(Pages 146 – 151)

“Hath not old custom made this life more sweet
  Than that of painted pomp? Are not these woods
  More free from peril than the envious court?”


           Immediately after the War of 1812 (to which period belongs the beginning of settlement in Lanark County), the military and civic officials in Canada, the half-pay officers and other educated British settlers, seem to have been obsessed (not unnaturally) with fear and dislike of the Americans. The travellers of the time constantly held up to ridicule and obloquy American manners and American morality, but this distrust did not deter “Yankee” pioneers from flocking into the country, from making, as individuals, as much as possible of it their own, nor from doing it good service by their experience of similar conditions of life.

           As was mentioned previously, the Rideau Canal owed its inception to this chronic suspicion of our neighbours, and, of course, it was always in the thoughts of the actual constructors of the work. Possibly, therefore, their accounts of the Yankees, in Lanark and elsewhere, may not have been quite free from prejudice. There are, however, some interesting pages concerning Lanark County in a book, published about 1828, by John McTaggart, clerk of the works on the canal, who was sent through the country to make careful surveys and reports, and from his pages one can glean many a picture of the state of the district through which the canal was to pass. Of course, his first interest is in the river, vexed in its course by rapids or plunging madly over great ledges of rock, but he gives some glimpses of the scattered settlers and their doings.

           Hinting now and then at the lonely beauty of the wilderness, he paints the land, upon the whole, in somewhat forbidding colours. He tells of long stretches of swamp where, by actual measurement, the black mud was over three feet in depth. These dread morasses were the haunt, as canal-workers and settlers alike found to their cost, of fever and ague. They were the haunt, too, of all manner of noxious stinging and biting insects — which tortured all the workers at their patient measuring and surveying. In the spring the thickly growing forests were strangely vocal with wild pigeons innumerable, sometimes flying in flocks of “five acres” in extent.

           Swamps and dense woods must have had a subduing effect on their few human inhabitants, for McTaggart mentions “a melancholy peculiar to Canada.” The notion scarcely suits with our twentieth-century conception of our young country, nor does it seem altogether to accord with the idea one gets of the man himself, who, amidst the manifold difficulties of his canal-building, was so eager and enthusiastic as to be dreaming strange dreams of a “grand canal” across the northern half of the North American continent, through a “notch” in the Rockies to the waters of the Pacific, upon which he saw visions of a city of Nookta as large as the metropolis of the Empire itself.

           But McTaggart was not always in the clouds. He could grow eloquent in dispraise of the “cheap and nasty” whisky made in every little hamlet from bad potatoes and other refuse, to the great detriment of the health, morals, and fortunes of the people. At that time distilleries seemed to be regarded as only second in importance to grist mills and sawmills, which were generally built by the aristocrats amongst the pioneers, or “settlers of eminence,” as McTaggart calls them. Of course, many of the energetic settlers also took to keeping the tiny village stores, which had to cater for the wants of a very miscellaneous population. For instance, in headgear, it was customary for them to keep “white hats for Yankees, black hats for Irish, and Kilmarnock bonnets for Canadians.”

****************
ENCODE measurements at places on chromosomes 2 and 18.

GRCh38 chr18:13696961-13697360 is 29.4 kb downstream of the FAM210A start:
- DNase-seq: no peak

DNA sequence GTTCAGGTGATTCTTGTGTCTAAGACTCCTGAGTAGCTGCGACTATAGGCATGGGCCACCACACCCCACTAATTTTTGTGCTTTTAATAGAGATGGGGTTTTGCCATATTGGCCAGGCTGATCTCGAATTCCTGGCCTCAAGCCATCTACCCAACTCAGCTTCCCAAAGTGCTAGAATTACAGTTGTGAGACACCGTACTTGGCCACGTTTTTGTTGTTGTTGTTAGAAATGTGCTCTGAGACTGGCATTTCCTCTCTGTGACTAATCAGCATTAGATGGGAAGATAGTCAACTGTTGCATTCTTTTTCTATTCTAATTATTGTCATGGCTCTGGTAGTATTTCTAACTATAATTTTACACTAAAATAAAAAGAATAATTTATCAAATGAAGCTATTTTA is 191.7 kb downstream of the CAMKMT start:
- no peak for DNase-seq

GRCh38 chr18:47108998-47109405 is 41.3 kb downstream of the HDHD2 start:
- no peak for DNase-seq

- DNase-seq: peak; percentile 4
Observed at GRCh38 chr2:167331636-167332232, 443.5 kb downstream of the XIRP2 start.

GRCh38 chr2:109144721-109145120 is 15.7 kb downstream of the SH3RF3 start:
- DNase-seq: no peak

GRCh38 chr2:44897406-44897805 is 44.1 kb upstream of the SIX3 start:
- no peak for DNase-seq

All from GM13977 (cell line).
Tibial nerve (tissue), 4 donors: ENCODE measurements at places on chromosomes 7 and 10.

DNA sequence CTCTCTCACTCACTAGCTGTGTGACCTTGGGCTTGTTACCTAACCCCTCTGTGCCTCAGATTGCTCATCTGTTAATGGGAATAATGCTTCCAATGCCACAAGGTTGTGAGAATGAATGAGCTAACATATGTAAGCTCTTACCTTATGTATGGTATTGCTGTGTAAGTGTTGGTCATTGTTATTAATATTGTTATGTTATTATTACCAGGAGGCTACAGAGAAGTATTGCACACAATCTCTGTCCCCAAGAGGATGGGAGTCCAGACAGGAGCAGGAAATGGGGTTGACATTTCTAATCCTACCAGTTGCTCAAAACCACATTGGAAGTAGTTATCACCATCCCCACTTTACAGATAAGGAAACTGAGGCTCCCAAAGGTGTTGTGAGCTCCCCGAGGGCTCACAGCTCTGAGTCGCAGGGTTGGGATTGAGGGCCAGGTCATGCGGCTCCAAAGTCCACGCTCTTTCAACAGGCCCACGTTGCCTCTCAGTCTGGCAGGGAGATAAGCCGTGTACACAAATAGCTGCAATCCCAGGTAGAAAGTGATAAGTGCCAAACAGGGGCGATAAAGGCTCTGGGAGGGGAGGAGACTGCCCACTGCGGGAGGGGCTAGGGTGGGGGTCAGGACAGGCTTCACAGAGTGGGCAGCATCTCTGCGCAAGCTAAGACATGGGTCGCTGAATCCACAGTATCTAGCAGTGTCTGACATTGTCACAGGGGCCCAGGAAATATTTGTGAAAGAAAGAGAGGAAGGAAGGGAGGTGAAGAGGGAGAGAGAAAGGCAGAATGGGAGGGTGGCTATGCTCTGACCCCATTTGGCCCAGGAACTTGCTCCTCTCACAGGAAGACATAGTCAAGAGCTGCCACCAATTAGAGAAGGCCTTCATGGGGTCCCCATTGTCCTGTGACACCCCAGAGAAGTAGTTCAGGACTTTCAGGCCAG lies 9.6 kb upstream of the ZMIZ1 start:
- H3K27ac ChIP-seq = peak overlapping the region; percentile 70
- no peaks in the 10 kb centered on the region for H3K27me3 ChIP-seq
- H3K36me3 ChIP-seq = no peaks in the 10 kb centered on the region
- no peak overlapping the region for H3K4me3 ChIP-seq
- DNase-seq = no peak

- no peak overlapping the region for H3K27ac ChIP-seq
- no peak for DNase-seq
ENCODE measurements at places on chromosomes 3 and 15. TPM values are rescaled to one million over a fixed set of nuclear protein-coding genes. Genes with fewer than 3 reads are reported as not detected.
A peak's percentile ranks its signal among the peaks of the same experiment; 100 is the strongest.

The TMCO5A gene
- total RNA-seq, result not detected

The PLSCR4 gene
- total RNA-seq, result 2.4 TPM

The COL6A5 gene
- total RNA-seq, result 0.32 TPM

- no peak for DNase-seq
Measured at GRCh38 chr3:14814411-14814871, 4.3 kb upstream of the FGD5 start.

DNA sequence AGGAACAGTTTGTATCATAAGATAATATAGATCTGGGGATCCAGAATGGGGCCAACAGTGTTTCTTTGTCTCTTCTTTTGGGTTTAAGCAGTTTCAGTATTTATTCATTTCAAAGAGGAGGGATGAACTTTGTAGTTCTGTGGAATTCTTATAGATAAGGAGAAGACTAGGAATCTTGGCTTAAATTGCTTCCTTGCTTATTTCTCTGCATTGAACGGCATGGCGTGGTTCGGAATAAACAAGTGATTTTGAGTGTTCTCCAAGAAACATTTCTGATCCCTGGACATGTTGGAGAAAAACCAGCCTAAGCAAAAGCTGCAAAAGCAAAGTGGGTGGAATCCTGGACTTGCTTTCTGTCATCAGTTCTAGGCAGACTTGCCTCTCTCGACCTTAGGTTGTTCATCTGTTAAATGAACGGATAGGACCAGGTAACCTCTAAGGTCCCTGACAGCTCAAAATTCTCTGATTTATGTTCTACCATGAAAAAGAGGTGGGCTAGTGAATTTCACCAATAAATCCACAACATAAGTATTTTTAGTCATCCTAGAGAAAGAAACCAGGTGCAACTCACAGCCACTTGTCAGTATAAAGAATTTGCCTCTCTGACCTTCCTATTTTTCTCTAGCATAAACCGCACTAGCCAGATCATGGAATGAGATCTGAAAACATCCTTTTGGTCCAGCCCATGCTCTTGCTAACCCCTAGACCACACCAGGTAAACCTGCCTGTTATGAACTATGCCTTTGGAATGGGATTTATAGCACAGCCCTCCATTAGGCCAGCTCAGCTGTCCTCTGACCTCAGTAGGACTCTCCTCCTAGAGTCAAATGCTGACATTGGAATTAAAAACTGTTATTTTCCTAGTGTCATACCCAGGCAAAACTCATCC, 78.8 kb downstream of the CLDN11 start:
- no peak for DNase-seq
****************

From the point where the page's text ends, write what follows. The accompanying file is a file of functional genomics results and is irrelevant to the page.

As it might be guessed from its Scottish name, Lanark township was largely settled by Scotch — many of them Glasgow weavers; and in that day, when means of communication throughout the country were so deficient, any settlers might count themselves fortunate if within reach of neighbours whose upbringing and modes of thought bore some resemblance to their own.

           In the year 1816 the townships of Bathurst, Drummond, and Beckwith (like the neighbouring township of Goulbourn in Carleton County) were settled to a considerable extent by discharged soldiers, some of whom had been, it is said, “with Abercrombie in Egypt, with Wellington and Sir John Moore in Spain, with Cornwallis in America,” but the greater part had seen service in 1812, when Canada was the battlefield. At a very great expense, the British Government — partly to strengthen the Colony from the military point of view — “tried to make these old soldiers and their families as comfortable as possible. . . . They chose their locations without expense, and each man received, according to his rank, from one hundred to five hundred acres. They were also supplied with all necessary implements of husbandry, and tools for building purposes; also cooking utensils and blankets, with one year’s provisions for each man, woman, and child.” Some of the ex-solders of this “Perth settlement” did well. Others stayed only as long as the distribution of rations continued, or until they could obtain some trifle for their lands. By the middle of the century it was said that scarcely one soldier-settler in fifty had remained for good; but by that time Irish and English immigrants had filled up the deserted holdings.